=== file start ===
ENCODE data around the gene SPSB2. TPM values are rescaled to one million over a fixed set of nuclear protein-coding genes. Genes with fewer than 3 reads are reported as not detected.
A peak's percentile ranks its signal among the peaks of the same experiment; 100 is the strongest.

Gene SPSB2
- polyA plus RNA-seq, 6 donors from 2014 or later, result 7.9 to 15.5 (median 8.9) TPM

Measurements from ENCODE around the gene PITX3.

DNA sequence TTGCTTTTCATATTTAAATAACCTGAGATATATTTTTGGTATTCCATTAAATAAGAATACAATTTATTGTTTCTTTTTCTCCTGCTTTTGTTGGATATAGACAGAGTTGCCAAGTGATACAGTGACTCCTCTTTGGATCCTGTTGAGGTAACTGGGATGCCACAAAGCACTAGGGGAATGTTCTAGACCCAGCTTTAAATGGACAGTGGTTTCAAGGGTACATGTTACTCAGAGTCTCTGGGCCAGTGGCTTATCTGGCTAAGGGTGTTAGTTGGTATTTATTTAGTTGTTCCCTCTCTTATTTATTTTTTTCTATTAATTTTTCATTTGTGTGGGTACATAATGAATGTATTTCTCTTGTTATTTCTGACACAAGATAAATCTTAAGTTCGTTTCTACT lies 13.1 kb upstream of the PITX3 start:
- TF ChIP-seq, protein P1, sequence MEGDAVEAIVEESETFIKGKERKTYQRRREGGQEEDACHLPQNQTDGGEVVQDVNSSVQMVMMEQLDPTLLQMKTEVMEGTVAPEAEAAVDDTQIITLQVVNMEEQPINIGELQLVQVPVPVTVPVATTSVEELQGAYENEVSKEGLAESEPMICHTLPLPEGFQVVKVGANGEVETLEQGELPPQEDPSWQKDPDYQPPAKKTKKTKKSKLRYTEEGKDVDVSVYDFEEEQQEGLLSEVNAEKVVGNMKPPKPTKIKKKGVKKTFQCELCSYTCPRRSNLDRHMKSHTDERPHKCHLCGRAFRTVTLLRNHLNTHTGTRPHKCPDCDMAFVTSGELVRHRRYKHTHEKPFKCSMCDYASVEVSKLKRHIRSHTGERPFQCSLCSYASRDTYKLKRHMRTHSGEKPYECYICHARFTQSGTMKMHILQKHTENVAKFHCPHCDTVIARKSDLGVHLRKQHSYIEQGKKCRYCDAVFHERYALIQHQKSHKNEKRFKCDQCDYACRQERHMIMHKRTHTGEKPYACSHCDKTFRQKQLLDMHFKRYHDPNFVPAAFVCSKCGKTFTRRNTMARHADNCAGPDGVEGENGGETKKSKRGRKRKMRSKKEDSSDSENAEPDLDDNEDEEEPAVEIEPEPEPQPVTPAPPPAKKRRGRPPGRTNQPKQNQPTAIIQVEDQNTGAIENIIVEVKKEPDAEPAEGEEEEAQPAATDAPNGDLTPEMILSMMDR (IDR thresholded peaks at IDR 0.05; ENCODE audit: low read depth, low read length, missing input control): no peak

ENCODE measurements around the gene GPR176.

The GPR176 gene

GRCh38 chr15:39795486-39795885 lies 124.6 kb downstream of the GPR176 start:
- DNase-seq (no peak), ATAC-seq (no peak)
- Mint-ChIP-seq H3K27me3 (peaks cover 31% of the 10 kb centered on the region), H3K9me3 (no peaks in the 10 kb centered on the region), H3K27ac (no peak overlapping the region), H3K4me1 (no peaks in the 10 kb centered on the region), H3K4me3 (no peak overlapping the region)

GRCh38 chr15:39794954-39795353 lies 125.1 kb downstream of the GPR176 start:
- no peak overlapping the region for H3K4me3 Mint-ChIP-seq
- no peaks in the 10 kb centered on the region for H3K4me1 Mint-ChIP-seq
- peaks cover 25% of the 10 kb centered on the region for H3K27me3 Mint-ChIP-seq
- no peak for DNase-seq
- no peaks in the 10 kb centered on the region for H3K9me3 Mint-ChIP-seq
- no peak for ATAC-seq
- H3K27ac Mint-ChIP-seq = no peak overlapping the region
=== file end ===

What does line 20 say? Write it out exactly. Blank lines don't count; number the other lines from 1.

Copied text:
- H3K27ac Mint-ChIP-seq = no peak overlapping the region